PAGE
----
Roberts R200
Written by Bryce Ringwood   
The Roberts R200 and R300 date from 1960 to 1964 and exist in several versions. They are popular models because of their style. There are fairly identical looking modern Roberts radios, featuring FM and DAB reception (Yet to be introduced in South Africa). Construction is wood with an artificial leather covering (Rexine ?).
Roberts R200 AM/LW Receiver

Frequency Coverage

MW 200 to 550 metres (.545 to 1.5) MHz
(Radio Today on 1.485 is tuneable at the end of the scale)
LW - Unknown - Stations are marked on the dial. Possibly 1050 to 1800 metres (approx 150 to 300 kHz).


Wavechange/On-Off switch, Tuning, Volume. The set can be rotated for best reception.


6 - Transistor superhet  using PNP germanium AF117 or OC44/45 types in early versions and OC81D and 2xOC81 in the audio. Earlier R200 may use OC78 types. Operation is from a single PM9 battery, readily available in South Africa. I.F is 470kHz.
See example superhet circuits - 1950s tranny. The service manual is readily available on the Internet.
Roberts R200 - Early Model
Inside the Early Version of the Set.
Note the enormous Ferrite Rod Antenna
Inside a late model Roberts R200
Later Models had a cutaway PCB and rectangular IF Transformers.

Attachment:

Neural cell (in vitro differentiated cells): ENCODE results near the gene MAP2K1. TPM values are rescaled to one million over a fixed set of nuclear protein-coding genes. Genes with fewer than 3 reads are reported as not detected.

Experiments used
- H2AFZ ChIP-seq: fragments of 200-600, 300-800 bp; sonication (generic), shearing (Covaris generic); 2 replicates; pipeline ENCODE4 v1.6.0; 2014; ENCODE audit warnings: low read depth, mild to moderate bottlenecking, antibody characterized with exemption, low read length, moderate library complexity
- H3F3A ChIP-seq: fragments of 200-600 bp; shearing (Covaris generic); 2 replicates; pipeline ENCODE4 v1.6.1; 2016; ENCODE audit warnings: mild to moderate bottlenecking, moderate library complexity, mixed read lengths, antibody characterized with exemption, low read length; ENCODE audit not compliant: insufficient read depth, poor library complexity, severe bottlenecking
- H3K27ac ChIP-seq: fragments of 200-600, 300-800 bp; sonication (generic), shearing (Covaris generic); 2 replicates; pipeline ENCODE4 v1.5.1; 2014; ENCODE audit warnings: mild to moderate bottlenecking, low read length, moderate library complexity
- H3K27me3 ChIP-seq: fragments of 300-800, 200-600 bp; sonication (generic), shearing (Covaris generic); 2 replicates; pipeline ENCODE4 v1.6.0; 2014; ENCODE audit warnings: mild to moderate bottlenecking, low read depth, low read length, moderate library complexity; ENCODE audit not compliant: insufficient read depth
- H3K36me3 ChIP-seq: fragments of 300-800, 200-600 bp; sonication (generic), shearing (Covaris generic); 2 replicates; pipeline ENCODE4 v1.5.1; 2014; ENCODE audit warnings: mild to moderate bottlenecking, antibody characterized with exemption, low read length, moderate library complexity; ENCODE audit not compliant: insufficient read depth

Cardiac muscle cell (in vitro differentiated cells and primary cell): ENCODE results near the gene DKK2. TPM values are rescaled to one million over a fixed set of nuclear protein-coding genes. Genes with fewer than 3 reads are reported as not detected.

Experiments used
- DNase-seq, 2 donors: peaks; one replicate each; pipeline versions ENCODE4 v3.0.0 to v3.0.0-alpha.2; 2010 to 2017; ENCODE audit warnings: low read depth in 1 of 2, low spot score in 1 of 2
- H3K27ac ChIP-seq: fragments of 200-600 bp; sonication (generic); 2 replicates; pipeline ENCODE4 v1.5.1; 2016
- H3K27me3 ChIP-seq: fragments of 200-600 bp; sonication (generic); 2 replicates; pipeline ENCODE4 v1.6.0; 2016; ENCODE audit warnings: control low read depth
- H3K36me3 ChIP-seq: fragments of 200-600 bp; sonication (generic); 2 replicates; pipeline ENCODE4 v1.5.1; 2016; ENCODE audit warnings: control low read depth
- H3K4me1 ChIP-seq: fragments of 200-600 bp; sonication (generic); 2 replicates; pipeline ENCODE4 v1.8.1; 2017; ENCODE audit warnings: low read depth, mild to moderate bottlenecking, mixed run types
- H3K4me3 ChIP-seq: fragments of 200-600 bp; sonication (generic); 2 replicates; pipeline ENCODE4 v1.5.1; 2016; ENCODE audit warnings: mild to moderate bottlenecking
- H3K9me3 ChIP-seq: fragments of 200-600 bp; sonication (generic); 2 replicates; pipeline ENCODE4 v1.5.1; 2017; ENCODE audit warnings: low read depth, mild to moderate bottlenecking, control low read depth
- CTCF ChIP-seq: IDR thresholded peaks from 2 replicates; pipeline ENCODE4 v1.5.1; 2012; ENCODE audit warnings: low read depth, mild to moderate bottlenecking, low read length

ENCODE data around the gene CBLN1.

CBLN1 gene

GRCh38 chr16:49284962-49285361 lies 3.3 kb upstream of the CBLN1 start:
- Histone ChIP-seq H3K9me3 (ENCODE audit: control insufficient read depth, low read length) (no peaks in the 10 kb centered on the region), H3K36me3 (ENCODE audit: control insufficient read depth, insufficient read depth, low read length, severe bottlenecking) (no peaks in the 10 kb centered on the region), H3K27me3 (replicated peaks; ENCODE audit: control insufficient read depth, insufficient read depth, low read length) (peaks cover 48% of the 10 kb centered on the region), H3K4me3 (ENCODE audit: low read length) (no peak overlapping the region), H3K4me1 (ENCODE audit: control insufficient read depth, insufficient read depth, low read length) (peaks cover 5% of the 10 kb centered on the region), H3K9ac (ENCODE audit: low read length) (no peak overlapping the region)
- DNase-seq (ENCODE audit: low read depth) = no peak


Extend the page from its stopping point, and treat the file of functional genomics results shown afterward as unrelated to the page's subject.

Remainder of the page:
AF117 transistors were used in the early stages.


Much has been written about tin whiskers growing inside AF117 transistors. If servicing yourself - you might as well quickly check the shield is not shorting to other terminals, or better still use the multimeter's diode check function to see that the transistors are basically O.K. Faulty transistors should be replaced - modern PNP silicon types may work. Some germanium PNP transistors are available from Mantech - they are very expensive in South African terms.
Having got that out of the way, clean the ON/OFF band change switch. 
When I did this, one R200 came to life. The other had an obscure fault - a polyester capacitor 180 volts working had developed a short circuit.
I did not fiddle with the alignment as it can lead to broken ferrite cores and much wailing and gnashing of teeth.


These sets are justifiably very popular among vintage radio enthusiasts, particularly the British - and even among the general public, who like them for their stylish appearance. The sharp eyed among you will have noticed how popular they are in UK kitchens, I'm sure every TV chef or chefess has one - although it is principally the modern version tucked away in some corner. Sound quality is good from the 6 inch "Rola" loudspeaker. The set has a rotatable plastic stand, so it can be pointed at the station it is tuned to. 
Long Wave is no longer used in South Africa - so all you will hear is a few beacons. (perhaps). There are still several community radio stations on Medium Wave. 
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